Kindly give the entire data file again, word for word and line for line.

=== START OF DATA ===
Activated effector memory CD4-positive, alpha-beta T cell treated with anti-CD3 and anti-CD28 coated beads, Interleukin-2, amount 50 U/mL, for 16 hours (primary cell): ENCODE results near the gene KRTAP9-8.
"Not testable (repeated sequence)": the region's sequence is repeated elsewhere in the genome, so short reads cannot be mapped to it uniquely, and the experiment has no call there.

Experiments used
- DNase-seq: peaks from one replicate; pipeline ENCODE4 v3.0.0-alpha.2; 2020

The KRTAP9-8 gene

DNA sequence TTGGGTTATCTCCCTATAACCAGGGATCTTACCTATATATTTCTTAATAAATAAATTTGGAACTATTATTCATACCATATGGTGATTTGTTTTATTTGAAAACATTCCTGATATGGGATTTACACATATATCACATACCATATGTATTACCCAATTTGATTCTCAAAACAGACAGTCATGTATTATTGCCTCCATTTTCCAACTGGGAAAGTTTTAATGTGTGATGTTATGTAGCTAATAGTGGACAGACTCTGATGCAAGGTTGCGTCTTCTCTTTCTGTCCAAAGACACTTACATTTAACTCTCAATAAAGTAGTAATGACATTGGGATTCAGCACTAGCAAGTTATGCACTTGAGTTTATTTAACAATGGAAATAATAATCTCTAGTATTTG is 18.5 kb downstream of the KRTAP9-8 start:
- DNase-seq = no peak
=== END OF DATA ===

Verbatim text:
Activated effector memory CD4-positive, alpha-beta T cell treated with anti-CD3 and anti-CD28 coated beads, Interleukin-2, amount 50 U/mL, for 16 hours (primary cell): ENCODE results near the gene KRTAP9-8.
"Not testable (repeated sequence)": the region's sequence is repeated elsewhere in the genome, so short reads cannot be mapped to it uniquely, and the experiment has no call there.

Experiments used
- DNase-seq: peaks from one replicate; pipeline ENCODE4 v3.0.0-alpha.2; 2020

The KRTAP9-8 gene

DNA sequence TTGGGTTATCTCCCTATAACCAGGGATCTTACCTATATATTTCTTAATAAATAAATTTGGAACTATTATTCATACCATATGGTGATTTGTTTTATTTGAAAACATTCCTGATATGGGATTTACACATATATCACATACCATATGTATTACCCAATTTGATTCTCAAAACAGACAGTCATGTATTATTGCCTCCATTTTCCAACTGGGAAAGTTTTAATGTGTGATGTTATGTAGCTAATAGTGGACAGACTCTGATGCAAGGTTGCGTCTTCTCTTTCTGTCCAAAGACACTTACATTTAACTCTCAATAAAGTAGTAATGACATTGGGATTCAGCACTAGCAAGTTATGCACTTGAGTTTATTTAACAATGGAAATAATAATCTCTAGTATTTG is 18.5 kb downstream of the KRTAP9-8 start:
- DNase-seq = no peak